LinuxLive USB Creator, or “LiLi”, is a quick way to create Live Linux USB drives that are persistent virtualized drives. Typically, Linux USB drives require rebooting to install software. It is possible to create a Linux USB drive that will install without a reboot. Creating Linux USB drives is not an unfamiliar subject, but using LiLi is different. It is the feature of drive persistence that makes this method unique. There is also the ability to open your Linux OS in Windows with a portable version of VirtualBox.
Download the application LiLi by clicking here.
Follow these following steps…
1 .Download and install LiLi.
2. Download the Linux ISO file that you want to make Live USB (Avoid if you have already downloaded linux iso files).
3. Choose the USB drive or other portable USB device for installation from LiLi’s drop down menus.
4. If the volume is formatted in NTFS, you will later need to format it in FAT32. We will get to that, but you may as well format your USB in FAT32 before starting.
5. Choose whether to use an existing ISO/IMG/Zip file, CD, or tow download an ISO from supported distributors.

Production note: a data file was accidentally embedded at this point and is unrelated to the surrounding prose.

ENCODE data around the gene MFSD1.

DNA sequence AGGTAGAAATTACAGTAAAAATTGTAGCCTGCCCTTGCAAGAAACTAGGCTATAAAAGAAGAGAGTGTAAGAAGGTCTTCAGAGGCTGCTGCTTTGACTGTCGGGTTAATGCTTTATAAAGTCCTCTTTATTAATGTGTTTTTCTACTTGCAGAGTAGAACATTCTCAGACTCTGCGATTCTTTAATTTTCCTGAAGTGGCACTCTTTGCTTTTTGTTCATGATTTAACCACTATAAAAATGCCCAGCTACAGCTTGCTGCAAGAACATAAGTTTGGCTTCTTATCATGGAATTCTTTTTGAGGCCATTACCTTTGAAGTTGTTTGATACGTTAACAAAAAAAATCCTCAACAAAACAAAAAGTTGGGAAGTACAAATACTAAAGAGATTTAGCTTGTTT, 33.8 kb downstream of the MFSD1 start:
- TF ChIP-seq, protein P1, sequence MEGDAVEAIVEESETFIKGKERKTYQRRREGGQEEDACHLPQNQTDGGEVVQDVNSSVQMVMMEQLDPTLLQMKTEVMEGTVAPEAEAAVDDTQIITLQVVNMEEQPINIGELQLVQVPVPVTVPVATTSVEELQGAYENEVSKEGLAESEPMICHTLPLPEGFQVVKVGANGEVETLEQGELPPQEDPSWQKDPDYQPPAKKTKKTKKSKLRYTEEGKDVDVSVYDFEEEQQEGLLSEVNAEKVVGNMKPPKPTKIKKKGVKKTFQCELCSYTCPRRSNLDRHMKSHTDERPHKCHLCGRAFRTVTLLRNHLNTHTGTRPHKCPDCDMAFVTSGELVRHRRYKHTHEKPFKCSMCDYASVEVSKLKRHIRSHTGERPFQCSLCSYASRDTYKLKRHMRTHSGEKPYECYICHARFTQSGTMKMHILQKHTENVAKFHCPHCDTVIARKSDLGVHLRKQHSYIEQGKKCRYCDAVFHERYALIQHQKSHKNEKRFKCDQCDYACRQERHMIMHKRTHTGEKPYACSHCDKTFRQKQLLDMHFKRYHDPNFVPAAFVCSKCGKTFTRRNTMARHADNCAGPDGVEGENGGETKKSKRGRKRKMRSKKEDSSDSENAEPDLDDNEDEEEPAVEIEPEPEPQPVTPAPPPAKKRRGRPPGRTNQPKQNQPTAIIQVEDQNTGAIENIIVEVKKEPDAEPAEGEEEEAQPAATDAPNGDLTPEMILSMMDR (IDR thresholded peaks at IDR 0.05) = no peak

6. LiLi will then check the ISO to ensure that it is a good file and is compatible.
7. Set the amount of space for drive persistence.
>>> This is how you will be able to save files and installed programs between reboots. This does take up drive space, but it is well worth it to have the persistence. The larger the capacity of the USB drive, the better if you will be adding many programs and files.
8. Enable Launching LinuxLive in Windows and this will download portable VirtualBox to the USB. If the USB drive is already formatted in FAT32, you can leave that box unchecked. If it is formatted in NTFS, check the box to format in FAT32. Click the lightning bolt image in step 5 and the drive will be created. When it is complete, you will see the sign of success
9. Open Windows Explorer and open the USB drive,
10. Double-Click on VirtualBoxVirtualize_this_key.exe and portable VirtualBox will be launched and your installed version of Linux will open.